HARRY TRUMAN. Lyndon Johnson. Gerald Ford. Jimmy Carter. George Bush?
Will Mr. Bush join the list of his predecessors whose presidencies petered out with disappointing performances in the New Hampshire primary? A sitting president plays in the biggest "expectations" game of any political candidate, and when even a win in the first primary falls below expectations (Johnson in 1968, Carter in 1980), his political prowess comes into question.
The president won 59 percent of the Republican vote in the Granite State Tuesday; but in grabbing away 41 percent, Patrick Buchanan - a boyhood street brawler who once decked two Washington, D.C., policemen - gave Bush a roughing up.
It's unclear that outside small, recession-wracked New Hampshire, Mr. Buchanan will be as successful in tapping into a vein of voter discontent. His protectionist, nativist message is not what the United States needs today, and it will wear thin over a long campaign. Also, his shoestring campaign is short of funds. Nonetheless, Buchanan will probably bank enough support for his right-wing insurrection to skirmish with the president through a number of additional primaries.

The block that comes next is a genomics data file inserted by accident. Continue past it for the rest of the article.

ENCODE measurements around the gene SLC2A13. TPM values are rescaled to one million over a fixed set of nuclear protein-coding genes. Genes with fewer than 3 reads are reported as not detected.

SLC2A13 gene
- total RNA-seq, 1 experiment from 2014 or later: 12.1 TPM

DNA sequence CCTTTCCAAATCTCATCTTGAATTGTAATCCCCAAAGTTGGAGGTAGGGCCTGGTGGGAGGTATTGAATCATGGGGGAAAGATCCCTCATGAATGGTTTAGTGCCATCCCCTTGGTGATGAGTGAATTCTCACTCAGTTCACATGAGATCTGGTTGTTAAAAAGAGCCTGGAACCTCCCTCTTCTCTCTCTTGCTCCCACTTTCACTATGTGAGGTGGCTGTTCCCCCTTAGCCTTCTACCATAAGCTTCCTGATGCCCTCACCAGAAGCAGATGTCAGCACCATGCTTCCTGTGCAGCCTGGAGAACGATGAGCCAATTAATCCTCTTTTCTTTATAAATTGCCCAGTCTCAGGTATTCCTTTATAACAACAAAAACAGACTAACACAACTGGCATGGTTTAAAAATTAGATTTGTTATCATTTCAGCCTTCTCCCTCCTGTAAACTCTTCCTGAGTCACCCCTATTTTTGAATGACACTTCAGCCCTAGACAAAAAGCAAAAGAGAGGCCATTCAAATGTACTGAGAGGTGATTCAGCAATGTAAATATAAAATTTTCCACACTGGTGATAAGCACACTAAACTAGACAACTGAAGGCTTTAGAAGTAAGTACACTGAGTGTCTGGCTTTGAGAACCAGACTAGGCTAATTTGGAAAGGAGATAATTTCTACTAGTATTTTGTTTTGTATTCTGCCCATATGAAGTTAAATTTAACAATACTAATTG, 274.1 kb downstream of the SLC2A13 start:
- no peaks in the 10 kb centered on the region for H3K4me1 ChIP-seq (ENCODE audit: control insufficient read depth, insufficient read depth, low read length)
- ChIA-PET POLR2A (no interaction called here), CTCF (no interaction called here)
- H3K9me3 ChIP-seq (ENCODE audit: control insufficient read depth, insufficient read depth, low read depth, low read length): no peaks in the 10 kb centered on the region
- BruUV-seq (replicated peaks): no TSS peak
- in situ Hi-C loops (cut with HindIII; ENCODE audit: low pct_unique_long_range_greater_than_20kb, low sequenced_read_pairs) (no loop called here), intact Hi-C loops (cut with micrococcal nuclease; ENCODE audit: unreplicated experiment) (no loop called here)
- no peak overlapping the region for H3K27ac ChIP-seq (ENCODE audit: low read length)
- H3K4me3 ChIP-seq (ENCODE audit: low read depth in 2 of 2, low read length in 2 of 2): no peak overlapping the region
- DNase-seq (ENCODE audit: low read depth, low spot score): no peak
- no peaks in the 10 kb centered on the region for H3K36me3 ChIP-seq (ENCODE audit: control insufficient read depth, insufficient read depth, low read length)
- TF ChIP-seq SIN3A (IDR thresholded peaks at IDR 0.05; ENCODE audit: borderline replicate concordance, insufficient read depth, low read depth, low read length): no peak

Buchanan could be the perfect foil for the president, however. The challenge will force Bush to get back into campaign shape and hone his message; and against the rather easily caricaturized Buchanan, Bush should be able to position himself as the "responsible" conservative.
On the Democratic side, winner Paul Tsongas must feel like the Rodney Dangerfield of politics. Even after taking 35 percent of the primary vote - 9 points more than Bill Clinton - Mr. Tsongas still can't get no respect from the political establishment. The conventional wisdom persists that a "heavyweight" Democratic candidate - a Lloyd Bentsen, Dick Gephardt, or Albert Gore - must leap into the race to exploit Bush's vulnerability.
But any outsider who jumps in now risks looking like a rank opportunist. Tsongas has already carried a lot of water for the Democrats against a once-seemingly-invincible Bush, and we see no reason why he shouldn't continue to impress voters with his sober but not hand-wringing message.